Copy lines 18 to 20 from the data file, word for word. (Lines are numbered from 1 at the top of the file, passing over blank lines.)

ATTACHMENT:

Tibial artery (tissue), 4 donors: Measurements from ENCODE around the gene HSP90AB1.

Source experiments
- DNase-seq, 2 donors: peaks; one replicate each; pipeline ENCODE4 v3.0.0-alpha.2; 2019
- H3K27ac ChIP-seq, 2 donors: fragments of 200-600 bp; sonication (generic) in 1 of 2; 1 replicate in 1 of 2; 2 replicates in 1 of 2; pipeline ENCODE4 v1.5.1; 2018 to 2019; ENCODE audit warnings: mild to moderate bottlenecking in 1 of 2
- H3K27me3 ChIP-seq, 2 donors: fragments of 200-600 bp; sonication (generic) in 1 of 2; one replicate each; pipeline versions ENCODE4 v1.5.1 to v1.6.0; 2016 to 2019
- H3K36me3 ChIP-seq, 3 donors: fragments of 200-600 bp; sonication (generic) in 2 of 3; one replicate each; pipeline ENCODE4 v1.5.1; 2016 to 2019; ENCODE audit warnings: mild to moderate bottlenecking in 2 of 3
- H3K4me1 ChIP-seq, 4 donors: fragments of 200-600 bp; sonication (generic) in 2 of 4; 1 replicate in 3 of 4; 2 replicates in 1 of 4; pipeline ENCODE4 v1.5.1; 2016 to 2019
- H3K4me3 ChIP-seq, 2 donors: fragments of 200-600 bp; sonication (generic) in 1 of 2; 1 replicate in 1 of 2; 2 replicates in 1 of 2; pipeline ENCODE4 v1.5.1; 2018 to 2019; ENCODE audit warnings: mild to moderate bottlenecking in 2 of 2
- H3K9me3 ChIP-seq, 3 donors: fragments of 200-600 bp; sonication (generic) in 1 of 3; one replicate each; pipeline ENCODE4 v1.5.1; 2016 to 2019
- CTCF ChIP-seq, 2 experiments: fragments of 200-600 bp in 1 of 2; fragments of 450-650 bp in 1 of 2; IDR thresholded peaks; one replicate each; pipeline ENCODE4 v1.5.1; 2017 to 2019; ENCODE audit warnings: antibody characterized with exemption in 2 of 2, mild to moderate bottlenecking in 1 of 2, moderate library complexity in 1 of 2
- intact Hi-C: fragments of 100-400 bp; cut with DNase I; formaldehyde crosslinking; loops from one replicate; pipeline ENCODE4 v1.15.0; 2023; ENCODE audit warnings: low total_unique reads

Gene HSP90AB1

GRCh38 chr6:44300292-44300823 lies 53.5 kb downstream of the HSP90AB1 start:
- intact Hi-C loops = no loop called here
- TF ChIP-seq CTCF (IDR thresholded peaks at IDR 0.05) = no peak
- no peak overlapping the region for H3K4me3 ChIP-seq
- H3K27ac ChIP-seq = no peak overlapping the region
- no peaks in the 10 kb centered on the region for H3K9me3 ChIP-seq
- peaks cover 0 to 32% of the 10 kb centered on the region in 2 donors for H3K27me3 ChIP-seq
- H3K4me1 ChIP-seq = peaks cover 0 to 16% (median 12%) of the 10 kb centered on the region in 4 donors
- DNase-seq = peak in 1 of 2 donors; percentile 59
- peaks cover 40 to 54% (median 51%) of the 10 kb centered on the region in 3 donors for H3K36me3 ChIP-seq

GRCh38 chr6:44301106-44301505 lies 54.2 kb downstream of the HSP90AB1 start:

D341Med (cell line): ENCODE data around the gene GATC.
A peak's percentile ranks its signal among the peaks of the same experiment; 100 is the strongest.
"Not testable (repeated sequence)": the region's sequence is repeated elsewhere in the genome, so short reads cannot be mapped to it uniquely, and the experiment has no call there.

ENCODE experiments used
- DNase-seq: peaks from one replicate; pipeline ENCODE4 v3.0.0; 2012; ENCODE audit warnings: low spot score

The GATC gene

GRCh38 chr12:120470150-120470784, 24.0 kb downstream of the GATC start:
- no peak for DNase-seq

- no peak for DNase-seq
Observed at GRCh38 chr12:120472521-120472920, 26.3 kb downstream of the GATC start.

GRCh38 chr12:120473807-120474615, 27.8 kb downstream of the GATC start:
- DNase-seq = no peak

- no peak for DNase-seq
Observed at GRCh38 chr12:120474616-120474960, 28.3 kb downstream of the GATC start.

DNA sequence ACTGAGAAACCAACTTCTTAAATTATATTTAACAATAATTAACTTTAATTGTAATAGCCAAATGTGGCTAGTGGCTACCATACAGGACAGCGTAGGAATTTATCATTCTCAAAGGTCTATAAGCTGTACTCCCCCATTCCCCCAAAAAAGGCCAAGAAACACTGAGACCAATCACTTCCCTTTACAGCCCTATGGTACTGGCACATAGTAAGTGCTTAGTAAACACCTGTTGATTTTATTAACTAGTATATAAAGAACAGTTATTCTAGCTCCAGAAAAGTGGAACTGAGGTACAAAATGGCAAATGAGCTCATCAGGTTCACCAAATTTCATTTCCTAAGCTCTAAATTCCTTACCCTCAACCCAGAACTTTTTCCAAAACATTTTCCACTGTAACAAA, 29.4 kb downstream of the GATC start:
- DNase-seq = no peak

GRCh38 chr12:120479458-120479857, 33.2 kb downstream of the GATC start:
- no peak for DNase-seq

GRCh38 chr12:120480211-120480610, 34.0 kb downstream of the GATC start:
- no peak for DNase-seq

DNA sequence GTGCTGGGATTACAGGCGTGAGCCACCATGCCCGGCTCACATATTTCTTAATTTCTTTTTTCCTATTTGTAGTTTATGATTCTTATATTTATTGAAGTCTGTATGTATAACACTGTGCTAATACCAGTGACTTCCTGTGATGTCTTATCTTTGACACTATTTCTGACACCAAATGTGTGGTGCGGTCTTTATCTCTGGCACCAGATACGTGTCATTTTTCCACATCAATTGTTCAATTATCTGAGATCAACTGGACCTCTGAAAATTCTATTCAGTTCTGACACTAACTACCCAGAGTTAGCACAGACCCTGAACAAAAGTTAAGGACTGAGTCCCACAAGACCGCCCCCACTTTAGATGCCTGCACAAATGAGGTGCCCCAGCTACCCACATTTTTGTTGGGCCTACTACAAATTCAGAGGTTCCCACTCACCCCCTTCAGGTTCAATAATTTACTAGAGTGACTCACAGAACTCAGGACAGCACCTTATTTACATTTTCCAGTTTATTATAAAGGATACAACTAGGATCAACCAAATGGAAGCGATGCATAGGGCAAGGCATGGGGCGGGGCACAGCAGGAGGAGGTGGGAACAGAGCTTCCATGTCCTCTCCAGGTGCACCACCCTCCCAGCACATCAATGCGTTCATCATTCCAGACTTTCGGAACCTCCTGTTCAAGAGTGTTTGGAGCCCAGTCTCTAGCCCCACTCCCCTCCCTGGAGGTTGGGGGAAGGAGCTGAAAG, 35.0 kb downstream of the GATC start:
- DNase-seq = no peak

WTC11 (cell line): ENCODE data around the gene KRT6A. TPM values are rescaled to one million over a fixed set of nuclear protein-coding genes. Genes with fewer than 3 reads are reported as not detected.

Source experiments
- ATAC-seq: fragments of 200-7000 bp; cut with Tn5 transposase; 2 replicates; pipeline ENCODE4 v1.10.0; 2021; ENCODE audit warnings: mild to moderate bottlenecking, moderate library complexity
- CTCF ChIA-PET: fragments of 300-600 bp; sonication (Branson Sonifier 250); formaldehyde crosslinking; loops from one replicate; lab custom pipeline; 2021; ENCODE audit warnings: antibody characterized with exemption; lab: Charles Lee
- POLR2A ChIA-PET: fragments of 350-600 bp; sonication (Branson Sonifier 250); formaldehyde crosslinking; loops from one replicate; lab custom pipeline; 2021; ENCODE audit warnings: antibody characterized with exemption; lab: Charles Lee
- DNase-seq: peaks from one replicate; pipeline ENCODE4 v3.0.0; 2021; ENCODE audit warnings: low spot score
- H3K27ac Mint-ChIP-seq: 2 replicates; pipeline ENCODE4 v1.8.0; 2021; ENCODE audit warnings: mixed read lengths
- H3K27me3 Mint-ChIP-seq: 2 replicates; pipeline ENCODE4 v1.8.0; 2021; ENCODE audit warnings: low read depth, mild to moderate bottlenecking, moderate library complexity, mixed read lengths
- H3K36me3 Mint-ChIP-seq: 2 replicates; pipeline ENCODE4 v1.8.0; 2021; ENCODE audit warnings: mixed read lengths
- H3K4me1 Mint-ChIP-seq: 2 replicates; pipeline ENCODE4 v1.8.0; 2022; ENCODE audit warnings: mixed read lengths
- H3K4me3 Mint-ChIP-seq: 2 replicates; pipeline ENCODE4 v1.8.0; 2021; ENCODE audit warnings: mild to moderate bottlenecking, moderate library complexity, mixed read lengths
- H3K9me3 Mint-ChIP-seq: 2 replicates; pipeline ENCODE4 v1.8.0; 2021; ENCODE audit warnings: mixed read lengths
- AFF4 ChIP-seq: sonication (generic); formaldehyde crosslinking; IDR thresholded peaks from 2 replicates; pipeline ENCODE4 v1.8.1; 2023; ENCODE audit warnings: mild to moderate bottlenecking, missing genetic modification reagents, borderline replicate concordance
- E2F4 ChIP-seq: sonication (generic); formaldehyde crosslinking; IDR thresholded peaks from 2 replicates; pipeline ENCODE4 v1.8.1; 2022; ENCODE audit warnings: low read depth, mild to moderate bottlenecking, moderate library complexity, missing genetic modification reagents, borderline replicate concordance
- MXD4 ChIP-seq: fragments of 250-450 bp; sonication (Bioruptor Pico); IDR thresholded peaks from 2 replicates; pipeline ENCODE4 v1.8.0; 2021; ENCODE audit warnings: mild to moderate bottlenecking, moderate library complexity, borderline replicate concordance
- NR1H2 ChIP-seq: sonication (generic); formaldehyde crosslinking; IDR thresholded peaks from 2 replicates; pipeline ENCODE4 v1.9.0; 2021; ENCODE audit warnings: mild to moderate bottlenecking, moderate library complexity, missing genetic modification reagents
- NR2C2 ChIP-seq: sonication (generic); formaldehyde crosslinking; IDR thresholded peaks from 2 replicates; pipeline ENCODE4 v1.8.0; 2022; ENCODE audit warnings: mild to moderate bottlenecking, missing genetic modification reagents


- no peaks in the 10 kb centered on the region for H3K9me3 ChIP-seq
- peaks cover 0 to 32% of the 10 kb centered on the region in 2 donors for H3K27me3 ChIP-seq
- H3K4me1 ChIP-seq = peaks cover 0 to 16% (median 12%) of the 10 kb centered on the region in 4 donors